Ecclesiasticus 4:28

"Fight to the death for truth, and the Lord God will war on your side."

Ora pro nobis,

Most Blessed Virgin Mary, St. Francis de Sales, St. Thomas Aquinas, and St. Dominic. Amen.

Saturday, June 30, 2007

On Faith, Works, and Weather Reports.

In the seemingly interminable debate between Catholicism and Protestantism, the issue of the Protestant Pillar known as Sola Fide is often the most sharply contested. One the one side, Catholics teach the necessity of both Faith and Works, cooperating with the grace of God, in order to be saved. On the Protestant side, the teaching is somewhat varied and a little difficult to pin down, but usually runs thus: that we are saved by responding to God's grace by our Faith Alone (hence, "sola fide"), and that Good Works flow from that faith, or demonstrate that faith, but do not themselves contribute directly to our salvation. In other words, Protestants view Faith and Works as two very distinct things, one being necessary, and the other being rather more superfluous, though not completely excluded from the equation. Catholics, such as myself, on the other hand, regard faith and works as on the same level, and often as basically the same thing.

What prompts this particular essay on the subject was a reflection on the concept of faith that extends beyond simply the bounds of religious belief, and into the realm of so-called "everyday life." Last week here in Southern Ontario was particularly warm, and I, working for now in a mass-production style bakery, near the oven, was feeling the heat and the humidity with much discomfort (offering up that discomfort for the entire shifts, of course). On a particular day last week (Thursday, I think), the paper predicted more heat, but a thunderstorm which would cool things down. I, hoping for cooler weather, thought that I was looking forward to this thunderstorm, and was talking about the weather with my co-workers while the day was still sunny and oh-so-hot. All of a sudden, I realised that I had left all four of my windows, as well as my sun-roof, open when I parked upon arriving to work. I remarked on this to one coworker, quipping that I apparently didn't have much faith in the weatherman's forecast. It was this offhand comment that caused me to ponder the analogy while I was working at my not-otherwise-intellectually-stimulating job.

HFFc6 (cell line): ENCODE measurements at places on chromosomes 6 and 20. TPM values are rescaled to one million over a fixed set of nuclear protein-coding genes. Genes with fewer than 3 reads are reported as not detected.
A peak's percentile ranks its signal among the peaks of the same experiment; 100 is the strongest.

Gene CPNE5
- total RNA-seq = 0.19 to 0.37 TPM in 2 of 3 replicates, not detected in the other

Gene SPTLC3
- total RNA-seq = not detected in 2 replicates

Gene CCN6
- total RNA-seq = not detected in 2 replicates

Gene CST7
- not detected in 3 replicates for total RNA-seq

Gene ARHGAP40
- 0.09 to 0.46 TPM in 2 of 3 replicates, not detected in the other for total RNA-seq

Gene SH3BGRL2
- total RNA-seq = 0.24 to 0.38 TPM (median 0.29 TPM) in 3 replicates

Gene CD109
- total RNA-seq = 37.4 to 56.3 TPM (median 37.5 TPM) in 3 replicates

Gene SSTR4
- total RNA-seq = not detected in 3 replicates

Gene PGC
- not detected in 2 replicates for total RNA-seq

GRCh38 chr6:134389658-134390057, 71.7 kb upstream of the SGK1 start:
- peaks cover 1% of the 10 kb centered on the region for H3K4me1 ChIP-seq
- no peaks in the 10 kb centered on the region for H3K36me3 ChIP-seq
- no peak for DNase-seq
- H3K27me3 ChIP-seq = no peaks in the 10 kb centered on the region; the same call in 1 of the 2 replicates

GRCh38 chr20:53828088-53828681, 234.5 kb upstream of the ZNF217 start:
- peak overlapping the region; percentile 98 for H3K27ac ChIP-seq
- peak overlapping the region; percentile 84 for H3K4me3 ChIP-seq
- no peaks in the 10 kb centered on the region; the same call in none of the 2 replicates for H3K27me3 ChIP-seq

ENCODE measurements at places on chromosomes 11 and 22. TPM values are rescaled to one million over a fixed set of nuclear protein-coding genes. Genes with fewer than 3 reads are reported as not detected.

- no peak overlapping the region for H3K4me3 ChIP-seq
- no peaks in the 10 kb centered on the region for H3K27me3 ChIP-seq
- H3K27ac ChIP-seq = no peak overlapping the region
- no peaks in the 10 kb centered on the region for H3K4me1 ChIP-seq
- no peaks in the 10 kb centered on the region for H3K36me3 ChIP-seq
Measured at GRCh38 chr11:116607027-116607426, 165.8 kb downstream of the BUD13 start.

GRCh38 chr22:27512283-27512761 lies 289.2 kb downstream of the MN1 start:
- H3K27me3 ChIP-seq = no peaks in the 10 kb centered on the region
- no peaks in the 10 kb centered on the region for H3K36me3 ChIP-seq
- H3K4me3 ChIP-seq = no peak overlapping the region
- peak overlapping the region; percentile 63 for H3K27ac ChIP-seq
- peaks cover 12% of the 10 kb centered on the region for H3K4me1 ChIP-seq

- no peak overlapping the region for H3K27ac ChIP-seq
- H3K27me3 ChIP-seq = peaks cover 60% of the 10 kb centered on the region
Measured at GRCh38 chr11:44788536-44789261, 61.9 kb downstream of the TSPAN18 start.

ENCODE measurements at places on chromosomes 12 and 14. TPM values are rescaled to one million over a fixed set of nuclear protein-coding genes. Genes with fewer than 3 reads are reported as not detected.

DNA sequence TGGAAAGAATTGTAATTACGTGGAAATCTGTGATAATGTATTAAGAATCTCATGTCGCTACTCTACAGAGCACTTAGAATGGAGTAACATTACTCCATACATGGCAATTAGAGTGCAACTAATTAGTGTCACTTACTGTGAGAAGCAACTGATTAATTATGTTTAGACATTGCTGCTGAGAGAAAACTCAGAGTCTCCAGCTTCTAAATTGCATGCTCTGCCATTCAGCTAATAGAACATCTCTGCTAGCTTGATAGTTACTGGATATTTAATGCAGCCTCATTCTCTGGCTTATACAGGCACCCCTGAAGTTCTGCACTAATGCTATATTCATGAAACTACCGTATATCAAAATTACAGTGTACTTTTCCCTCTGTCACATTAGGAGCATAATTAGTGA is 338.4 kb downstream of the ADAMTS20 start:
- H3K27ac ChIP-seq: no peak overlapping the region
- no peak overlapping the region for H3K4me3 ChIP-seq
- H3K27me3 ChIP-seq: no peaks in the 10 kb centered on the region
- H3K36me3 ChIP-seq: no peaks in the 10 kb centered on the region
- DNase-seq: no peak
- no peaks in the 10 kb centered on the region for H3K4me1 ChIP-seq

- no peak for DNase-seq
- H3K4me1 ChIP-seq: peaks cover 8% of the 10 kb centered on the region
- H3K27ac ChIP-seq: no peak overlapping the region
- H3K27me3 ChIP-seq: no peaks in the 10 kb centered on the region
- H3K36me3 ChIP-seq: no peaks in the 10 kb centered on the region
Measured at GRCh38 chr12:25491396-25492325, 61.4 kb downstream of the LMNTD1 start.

If I truly believed the weatherman when he said it was going to rain, I would take certain precautions, not the least of which would be rolling up the windows and closing the sunroof so that nothing within my car was ruined. Rolling up the windows does not merely demonstrate my faith--it is my faith. Failing to roll up my windows similarly demonstrates that I have no faith in the weatherman at all. It is rather imbecilic to claim that I believed the weatherman that it was going to rain, and was even looking forward to that happy moment, when my car was left vulnerable to the water. I could not protest in the midst of the storm, "I believed you were coming, great thunderstorm! Why did my faith not save me from a soaked car seat and a rather miserable drive home?" The storm, demonstrating its rage at my insolence with peals of thunder and flashes of lightning, would pelt me with its drops of truth, that I did not, in fact, believe in it, or I would certainly have been prepared for the awful judgement of water damage!

Of course, analogies can only go so far. If I had completely disregarded the weather report, but sealed up all my windows solely out of habit, or out of fear of burglary, and thus come through the terrible storm (which, incidentally, on that day, never came to my place of work, but by some horrid design stopped 10 or so blocks away) with no water damage, it would be no credit to my faith. In the Christian life, we are called to believe in the truths of the Gospel, in faith. But faith in those Gospel truths means that we must put those truths into practice. We must live the Gospel, and not simply believe it. But the converse is also true. If we, due to a natural disposition or proper upbringing, live a good and moral life out of duty or habit (if that were possible), but with no faith in or regard for the God who calls us to do so, our works of themselves will not save us. We cannot simply, by some coincidence, live the Gospel, but must also believe it.

(Category: The Church: Extra Ecclesiam Nulla Salus--The Church and other Christian denominations.
Soteriology: Salvation.)